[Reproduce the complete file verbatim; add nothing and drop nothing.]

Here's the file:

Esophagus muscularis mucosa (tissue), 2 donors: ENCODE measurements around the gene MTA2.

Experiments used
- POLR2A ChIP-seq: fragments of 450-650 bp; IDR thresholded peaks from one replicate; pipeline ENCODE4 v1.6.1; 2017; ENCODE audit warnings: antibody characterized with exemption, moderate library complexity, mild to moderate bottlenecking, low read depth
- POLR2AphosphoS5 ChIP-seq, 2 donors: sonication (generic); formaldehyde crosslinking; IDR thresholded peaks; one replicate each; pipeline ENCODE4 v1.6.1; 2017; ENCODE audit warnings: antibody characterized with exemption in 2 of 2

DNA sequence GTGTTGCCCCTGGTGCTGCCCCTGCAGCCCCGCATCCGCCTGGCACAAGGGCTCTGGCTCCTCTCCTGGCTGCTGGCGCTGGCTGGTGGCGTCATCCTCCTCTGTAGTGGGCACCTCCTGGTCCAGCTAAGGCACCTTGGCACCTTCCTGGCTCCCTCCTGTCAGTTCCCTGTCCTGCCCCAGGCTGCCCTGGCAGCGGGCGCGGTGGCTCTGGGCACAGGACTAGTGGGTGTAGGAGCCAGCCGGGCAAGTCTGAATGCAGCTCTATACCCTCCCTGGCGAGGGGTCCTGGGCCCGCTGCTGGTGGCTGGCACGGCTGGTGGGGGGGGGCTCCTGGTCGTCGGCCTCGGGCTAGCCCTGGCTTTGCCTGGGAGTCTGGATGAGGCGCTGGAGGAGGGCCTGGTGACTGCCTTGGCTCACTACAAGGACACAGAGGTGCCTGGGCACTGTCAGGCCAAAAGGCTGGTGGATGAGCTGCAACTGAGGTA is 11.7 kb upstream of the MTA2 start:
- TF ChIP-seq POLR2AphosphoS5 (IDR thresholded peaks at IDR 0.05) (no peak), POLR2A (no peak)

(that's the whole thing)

Esophagus muscularis mucosa (tissue), 2 donors: ENCODE measurements around the gene MTA2.

Experiments used
- POLR2A ChIP-seq: fragments of 450-650 bp; IDR thresholded peaks from one replicate; pipeline ENCODE4 v1.6.1; 2017; ENCODE audit warnings: antibody characterized with exemption, moderate library complexity, mild to moderate bottlenecking, low read depth
- POLR2AphosphoS5 ChIP-seq, 2 donors: sonication (generic); formaldehyde crosslinking; IDR thresholded peaks; one replicate each; pipeline ENCODE4 v1.6.1; 2017; ENCODE audit warnings: antibody characterized with exemption in 2 of 2

DNA sequence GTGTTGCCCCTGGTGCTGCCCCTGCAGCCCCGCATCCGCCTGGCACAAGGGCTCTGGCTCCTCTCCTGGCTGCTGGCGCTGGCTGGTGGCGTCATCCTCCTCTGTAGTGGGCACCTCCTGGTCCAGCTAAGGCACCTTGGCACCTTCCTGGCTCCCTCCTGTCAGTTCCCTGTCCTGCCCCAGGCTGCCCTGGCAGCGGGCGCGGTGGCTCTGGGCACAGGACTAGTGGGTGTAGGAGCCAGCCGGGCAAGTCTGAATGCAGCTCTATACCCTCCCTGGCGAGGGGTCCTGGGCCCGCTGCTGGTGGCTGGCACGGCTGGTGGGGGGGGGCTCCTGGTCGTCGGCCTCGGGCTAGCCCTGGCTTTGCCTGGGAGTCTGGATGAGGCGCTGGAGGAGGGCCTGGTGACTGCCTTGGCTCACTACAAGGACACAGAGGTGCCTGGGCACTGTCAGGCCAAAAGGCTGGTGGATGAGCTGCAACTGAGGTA is 11.7 kb upstream of the MTA2 start:
- TF ChIP-seq POLR2AphosphoS5 (IDR thresholded peaks at IDR 0.05) (no peak), POLR2A (no peak)